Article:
We report the current results on a comprehensive scan of the near-Earth asteroid catalog for evidence of the Yarkovsky effect in the orbital motion of these bodies. While most objects do not have sufficient observational data to reveal such slight acceleration, we do identify 42 asteroids with a “valid” detection of the Yarkovsky effect, i.e., those with a signal at least 3 times greater than the formal uncertainty and a value compatible with the Yarkovsky mechanism.
We also identify a special category of non-detection, which we refer to as “weak signal,” where the objects are of a size that would permit a clear detection if the Yarkovsky effect is maximized, and yet the orbit is clearly incompatible with such accelerations. The implication is that the Yarkovsky effect is reduced in these cases, presumably due to mid-range obliquity, but possibly also due to size, bulk density, thermal inertia, albedo, or spin rate markedly different from assumptions.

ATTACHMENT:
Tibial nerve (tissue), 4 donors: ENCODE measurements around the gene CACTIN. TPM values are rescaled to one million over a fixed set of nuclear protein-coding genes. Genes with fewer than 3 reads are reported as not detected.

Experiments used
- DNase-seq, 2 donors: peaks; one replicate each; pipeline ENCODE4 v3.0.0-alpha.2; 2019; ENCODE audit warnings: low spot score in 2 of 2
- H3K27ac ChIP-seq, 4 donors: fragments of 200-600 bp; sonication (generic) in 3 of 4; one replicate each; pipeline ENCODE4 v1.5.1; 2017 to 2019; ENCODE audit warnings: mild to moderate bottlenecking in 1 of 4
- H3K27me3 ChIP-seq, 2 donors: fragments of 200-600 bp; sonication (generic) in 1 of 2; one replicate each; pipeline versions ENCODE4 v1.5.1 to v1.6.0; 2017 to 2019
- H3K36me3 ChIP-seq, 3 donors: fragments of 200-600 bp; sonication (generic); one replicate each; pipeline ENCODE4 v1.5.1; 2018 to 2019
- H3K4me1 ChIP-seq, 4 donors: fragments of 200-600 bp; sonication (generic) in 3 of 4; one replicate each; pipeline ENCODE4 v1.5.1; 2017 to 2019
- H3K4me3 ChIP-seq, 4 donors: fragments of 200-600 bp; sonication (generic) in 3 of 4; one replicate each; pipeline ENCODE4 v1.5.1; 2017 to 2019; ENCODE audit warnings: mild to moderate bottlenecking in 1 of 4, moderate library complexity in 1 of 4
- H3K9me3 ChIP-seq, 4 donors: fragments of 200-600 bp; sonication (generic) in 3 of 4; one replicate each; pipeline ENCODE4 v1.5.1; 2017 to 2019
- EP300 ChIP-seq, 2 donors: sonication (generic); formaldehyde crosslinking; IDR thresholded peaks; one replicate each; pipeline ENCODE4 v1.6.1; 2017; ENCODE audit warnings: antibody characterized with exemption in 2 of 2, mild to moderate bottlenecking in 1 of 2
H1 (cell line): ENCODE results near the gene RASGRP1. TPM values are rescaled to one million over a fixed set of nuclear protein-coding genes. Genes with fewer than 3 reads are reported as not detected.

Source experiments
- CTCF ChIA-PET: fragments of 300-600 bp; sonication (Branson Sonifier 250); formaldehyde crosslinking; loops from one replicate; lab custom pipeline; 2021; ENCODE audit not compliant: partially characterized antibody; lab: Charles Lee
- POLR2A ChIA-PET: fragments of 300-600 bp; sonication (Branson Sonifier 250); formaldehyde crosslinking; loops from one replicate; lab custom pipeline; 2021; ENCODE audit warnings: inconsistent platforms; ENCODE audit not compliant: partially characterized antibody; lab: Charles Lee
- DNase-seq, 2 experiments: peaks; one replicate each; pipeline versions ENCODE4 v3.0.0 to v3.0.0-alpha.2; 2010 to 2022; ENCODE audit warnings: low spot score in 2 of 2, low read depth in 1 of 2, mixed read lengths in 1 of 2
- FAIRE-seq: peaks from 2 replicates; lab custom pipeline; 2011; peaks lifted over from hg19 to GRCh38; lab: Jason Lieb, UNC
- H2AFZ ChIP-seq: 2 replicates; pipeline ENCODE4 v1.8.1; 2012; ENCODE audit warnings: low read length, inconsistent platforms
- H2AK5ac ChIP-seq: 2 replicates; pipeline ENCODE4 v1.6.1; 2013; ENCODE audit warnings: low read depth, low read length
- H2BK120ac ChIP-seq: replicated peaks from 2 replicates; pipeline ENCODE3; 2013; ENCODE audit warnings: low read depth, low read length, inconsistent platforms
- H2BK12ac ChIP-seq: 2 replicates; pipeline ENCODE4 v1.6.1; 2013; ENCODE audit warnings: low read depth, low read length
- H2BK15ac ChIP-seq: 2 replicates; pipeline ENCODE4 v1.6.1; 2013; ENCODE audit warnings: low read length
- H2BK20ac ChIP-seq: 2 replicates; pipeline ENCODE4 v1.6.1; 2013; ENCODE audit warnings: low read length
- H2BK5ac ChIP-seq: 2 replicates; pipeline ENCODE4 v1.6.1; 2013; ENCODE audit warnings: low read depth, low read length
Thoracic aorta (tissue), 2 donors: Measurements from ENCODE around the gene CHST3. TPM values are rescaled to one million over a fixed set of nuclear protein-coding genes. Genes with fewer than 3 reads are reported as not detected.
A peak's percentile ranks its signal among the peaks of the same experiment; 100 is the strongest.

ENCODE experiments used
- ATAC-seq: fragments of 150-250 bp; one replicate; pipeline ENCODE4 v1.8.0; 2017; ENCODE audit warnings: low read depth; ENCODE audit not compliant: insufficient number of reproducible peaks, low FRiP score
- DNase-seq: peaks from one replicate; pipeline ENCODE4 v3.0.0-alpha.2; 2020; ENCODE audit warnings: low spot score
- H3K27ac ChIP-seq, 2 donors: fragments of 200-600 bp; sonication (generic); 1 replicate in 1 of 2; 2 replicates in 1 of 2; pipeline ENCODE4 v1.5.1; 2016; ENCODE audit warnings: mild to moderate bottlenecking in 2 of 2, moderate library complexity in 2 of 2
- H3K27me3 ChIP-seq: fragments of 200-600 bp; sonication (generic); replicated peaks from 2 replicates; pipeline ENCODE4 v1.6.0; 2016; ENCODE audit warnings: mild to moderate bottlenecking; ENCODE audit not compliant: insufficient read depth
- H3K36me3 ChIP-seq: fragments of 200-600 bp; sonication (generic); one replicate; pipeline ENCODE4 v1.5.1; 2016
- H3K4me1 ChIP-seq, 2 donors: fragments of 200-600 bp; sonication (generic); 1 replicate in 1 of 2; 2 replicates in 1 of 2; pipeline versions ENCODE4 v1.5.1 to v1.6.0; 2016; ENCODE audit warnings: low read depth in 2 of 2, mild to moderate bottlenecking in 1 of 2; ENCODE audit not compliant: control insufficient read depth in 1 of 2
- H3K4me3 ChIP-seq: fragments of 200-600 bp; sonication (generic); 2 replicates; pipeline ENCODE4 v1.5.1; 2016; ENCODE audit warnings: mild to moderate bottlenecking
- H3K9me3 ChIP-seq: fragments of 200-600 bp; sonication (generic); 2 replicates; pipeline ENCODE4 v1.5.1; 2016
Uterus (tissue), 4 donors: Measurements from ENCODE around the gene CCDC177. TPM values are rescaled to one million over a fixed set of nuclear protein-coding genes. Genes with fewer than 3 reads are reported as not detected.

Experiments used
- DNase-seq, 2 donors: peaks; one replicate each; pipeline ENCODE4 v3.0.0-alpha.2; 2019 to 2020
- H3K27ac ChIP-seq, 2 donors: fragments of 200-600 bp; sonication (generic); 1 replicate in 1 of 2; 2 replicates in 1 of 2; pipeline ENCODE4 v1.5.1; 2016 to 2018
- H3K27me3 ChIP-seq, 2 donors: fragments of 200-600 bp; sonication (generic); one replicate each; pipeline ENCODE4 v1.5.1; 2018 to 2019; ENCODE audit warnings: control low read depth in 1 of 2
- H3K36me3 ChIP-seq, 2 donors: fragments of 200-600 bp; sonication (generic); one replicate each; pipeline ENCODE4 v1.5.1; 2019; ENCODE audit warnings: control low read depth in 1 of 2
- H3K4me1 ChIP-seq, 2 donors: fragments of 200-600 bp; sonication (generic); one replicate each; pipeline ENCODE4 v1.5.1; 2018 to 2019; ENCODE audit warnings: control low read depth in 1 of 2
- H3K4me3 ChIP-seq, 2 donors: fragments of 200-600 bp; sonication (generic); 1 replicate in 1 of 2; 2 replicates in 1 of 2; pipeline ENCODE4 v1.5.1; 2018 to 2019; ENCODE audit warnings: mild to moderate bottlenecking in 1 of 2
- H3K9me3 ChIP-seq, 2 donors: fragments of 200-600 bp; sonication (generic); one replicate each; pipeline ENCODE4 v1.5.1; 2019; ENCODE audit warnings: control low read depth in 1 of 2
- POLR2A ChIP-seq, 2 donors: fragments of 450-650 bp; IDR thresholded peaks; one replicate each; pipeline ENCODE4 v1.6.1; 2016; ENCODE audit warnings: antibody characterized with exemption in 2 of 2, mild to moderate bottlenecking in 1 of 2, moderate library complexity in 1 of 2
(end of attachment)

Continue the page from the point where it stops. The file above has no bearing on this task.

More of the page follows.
Finally, there are a number of asteroids showing a significant signal for nongravitational acceleration, and yet with a magnitude too great to be attributed to the Yarkovsky effect. We term these “spurious detections” because most are due to erroneous optical astrometry, often involving a single isolated night from precovery observations. Some cases may be due to other nongravitational accelerations, such as outgassing, mass loss, or micro-meteoroid flux.